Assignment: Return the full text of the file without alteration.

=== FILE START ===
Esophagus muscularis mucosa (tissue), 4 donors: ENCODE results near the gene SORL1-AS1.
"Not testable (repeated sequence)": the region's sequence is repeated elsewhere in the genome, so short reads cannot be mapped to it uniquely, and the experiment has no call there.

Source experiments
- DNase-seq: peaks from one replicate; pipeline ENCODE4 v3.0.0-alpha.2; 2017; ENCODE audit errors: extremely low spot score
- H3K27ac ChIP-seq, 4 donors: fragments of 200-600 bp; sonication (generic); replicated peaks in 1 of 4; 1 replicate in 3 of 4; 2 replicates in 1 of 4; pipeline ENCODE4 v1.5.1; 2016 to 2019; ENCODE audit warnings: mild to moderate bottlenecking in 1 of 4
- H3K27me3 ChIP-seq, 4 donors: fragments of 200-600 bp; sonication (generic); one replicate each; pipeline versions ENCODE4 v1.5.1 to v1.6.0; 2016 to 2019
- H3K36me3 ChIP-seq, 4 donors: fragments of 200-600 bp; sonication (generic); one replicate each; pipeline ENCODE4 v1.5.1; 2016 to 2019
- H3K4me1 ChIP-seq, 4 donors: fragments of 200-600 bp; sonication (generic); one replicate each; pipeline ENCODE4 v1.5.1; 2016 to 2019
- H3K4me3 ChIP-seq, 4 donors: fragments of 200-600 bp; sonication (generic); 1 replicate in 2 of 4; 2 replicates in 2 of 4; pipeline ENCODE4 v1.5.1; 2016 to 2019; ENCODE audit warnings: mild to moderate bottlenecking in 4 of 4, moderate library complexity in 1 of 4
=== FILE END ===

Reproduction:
Esophagus muscularis mucosa (tissue), 4 donors: ENCODE results near the gene SORL1-AS1.
"Not testable (repeated sequence)": the region's sequence is repeated elsewhere in the genome, so short reads cannot be mapped to it uniquely, and the experiment has no call there.

Source experiments
- DNase-seq: peaks from one replicate; pipeline ENCODE4 v3.0.0-alpha.2; 2017; ENCODE audit errors: extremely low spot score
- H3K27ac ChIP-seq, 4 donors: fragments of 200-600 bp; sonication (generic); replicated peaks in 1 of 4; 1 replicate in 3 of 4; 2 replicates in 1 of 4; pipeline ENCODE4 v1.5.1; 2016 to 2019; ENCODE audit warnings: mild to moderate bottlenecking in 1 of 4
- H3K27me3 ChIP-seq, 4 donors: fragments of 200-600 bp; sonication (generic); one replicate each; pipeline versions ENCODE4 v1.5.1 to v1.6.0; 2016 to 2019
- H3K36me3 ChIP-seq, 4 donors: fragments of 200-600 bp; sonication (generic); one replicate each; pipeline ENCODE4 v1.5.1; 2016 to 2019
- H3K4me1 ChIP-seq, 4 donors: fragments of 200-600 bp; sonication (generic); one replicate each; pipeline ENCODE4 v1.5.1; 2016 to 2019
- H3K4me3 ChIP-seq, 4 donors: fragments of 200-600 bp; sonication (generic); 1 replicate in 2 of 4; 2 replicates in 2 of 4; pipeline ENCODE4 v1.5.1; 2016 to 2019; ENCODE audit warnings: mild to moderate bottlenecking in 4 of 4, moderate library complexity in 1 of 4